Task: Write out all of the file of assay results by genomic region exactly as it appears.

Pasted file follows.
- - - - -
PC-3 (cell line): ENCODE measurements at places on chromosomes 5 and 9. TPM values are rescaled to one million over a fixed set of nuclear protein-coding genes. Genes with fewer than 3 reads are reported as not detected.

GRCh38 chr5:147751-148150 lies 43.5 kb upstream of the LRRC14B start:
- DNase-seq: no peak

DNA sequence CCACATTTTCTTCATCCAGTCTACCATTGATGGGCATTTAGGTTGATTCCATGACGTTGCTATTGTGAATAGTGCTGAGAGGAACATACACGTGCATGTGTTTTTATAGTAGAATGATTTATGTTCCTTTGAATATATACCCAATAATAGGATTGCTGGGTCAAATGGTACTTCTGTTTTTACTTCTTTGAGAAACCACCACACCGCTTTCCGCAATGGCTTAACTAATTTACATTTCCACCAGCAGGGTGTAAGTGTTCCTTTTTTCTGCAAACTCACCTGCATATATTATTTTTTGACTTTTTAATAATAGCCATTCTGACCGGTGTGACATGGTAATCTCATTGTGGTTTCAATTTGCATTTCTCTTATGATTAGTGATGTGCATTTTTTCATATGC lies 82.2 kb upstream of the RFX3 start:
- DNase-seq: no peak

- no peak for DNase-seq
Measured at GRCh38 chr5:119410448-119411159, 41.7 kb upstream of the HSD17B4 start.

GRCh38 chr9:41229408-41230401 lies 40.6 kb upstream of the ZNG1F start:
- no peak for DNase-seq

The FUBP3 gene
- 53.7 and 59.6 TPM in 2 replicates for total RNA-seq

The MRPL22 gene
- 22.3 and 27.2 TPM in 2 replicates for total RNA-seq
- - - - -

PC-3 (cell line): ENCODE measurements at places on chromosomes 5 and 9. TPM values are rescaled to one million over a fixed set of nuclear protein-coding genes. Genes with fewer than 3 reads are reported as not detected.

GRCh38 chr5:147751-148150 lies 43.5 kb upstream of the LRRC14B start:
- DNase-seq: no peak

DNA sequence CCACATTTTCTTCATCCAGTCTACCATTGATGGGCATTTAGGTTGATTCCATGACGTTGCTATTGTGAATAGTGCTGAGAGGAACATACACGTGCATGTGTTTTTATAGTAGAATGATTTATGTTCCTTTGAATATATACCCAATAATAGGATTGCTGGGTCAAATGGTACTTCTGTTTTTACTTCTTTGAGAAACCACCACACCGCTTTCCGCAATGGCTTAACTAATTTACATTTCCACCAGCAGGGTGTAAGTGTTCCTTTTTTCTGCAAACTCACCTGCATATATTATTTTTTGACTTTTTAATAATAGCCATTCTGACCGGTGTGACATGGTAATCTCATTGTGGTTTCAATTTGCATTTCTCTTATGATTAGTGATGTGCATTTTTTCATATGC lies 82.2 kb upstream of the RFX3 start:
- DNase-seq: no peak

- no peak for DNase-seq
Measured at GRCh38 chr5:119410448-119411159, 41.7 kb upstream of the HSD17B4 start.

GRCh38 chr9:41229408-41230401 lies 40.6 kb upstream of the ZNG1F start:
- no peak for DNase-seq

The FUBP3 gene
- 53.7 and 59.6 TPM in 2 replicates for total RNA-seq

The MRPL22 gene
- 22.3 and 27.2 TPM in 2 replicates for total RNA-seq